Nevada senators also are requesting the agency clarify the steps it has taken to protect detainees from COVID-19. Sens. Jacky Rosen and Catherine Cortez-Masto signed onto a letter addressed to agencies including the Department of Homeland Security, asking for an update by March 25 on what steps the agencies are taking to prevent an outbreak in detention centers.

Releasing detainees as a way to prevent COVID-19 outbreak

The Marshall Project reported on Thursday that ICE confirmed the first case of COVID-19 in an employee at a New Jersey detention center, which could be a sign of more to come.

For non-criminal offenders who are considered “low-risk” to public safety, advocates say ICE could use alternatives to detention such as phone or video check-ins.  As for the option of parole, attorneys have encountered difficulties.

Las Vegas-based immigration attorney Enedina Kassamanian said she still doesn't understand why one of her clients, an asylum seeker with high blood pressure and heart disease, was denied parole especially because his conditions and age could put him at higher risk from COVID-19. 

The lack of response from ICE about whether it will release immigrants with no criminal history troubles advocates in Nevada and across the country, who say that public health should take priority over immigration enforcement. An open letter from attorneys and ICE employees sent to the Department of Justice earlier this month urged the department to close immigration courts for two to four weeks and conduct business telephonically for the safety of staff.

The request was partially honored when the department announced the postponement of hearings for non-detained immigrants. Although the move could protect public health, it may have a negative effect on detained immigrants’ hearings, which are happening sooner and allowing them less time to build their case.

“We still have to allow people, especially when they're detained, enough time to prepare for their next hearing," Guerrero said.   

Communicating with immigration clients

A woman enters the U.S. Citizenship and Immigration Services building in Las Vegas on Thursday, April 5, 2018. (Jeff Scheid/The Nevada Independent)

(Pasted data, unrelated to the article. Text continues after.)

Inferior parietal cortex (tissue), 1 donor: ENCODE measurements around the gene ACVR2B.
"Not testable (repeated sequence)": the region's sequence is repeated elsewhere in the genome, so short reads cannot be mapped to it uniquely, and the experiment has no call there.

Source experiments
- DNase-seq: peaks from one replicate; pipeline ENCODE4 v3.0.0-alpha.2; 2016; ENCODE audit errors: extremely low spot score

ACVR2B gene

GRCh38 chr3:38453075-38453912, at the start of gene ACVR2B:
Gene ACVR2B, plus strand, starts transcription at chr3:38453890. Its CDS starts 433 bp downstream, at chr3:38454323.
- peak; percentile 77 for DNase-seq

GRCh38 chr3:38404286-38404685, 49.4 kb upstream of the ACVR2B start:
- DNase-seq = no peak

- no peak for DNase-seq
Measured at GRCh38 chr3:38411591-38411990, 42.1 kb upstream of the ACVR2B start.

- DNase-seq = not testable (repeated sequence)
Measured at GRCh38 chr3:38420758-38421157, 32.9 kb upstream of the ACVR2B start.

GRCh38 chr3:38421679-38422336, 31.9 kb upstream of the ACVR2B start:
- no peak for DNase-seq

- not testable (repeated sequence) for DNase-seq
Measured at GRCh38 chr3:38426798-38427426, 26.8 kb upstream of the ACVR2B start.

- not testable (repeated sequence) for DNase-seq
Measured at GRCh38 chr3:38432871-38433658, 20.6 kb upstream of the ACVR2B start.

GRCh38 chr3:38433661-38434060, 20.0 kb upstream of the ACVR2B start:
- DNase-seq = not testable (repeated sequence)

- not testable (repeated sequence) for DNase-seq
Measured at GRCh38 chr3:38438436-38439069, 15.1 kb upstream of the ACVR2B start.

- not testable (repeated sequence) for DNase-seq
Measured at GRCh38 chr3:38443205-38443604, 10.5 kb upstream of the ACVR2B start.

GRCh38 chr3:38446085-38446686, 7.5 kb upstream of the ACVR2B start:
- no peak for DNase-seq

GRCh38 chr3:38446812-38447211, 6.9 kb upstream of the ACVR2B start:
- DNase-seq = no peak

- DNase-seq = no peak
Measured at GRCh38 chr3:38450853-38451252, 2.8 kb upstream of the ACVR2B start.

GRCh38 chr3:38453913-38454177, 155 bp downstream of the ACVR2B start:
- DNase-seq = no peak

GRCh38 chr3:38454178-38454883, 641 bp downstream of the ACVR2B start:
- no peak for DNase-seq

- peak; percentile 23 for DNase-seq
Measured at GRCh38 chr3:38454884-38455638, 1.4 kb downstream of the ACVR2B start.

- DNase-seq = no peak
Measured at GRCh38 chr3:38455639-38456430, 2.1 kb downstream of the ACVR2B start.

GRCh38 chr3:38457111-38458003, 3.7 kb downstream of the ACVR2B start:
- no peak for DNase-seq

In mid-March, ICE announced that it was suspending family visits to prevent visitors from bringing the coronavirus into the facilities. The precautionary measure presents challenges for friends and family members when it comes to communicating with their loved ones.  

Guerrero said that limiting family visits “makes no sense,” because family and friends do not have direct contact with the detainees in Nevada detention centers  — visits are mostly conducted in a lobby that has a barrier separating them from the detainee and conversations occur through a phone.

Some attorneys have noted that detention centers do not follow consistent protocols to screen staff who come in direct contact with detainees for potential exposure to or symptoms of COVID-19.

Attorneys who visited clients at the Henderson Detention Center in mid-March reported daily changes in visitation procedures. Kassamanian said that she visited the facility on Tuesday and was restricted to a video call with her client instead of a contact visit.

When she was let into the facility on Wednesday, though, she said she encountered three nurses and saw off to the side a “hazmat suit” (hazardous material suit) and a box, which staff confirmed was a COVID-19 test kit. Her temperature was not taken, and she had both options of a video call or contact visit.

On Friday, contact and video visits were available but she said that staff “almost forgot” to take her temperature. She reported that she was already inside when an officer called into a speaker that they still had to do so.

“If they had forgotten and I [was infected], and I went [in] for the contact visit, my client could have passed it to everyone else,” Kassamanian said in an interview on Saturday.

Kassamanian said that one of her clients reported that “nothing has changed” in his facility’s sanitation practices aside from a flyer advising hand washing being posted and not being allowed to watch news, which could mean that the detained population is largely uninformed about the state of the pandemic in the outside world.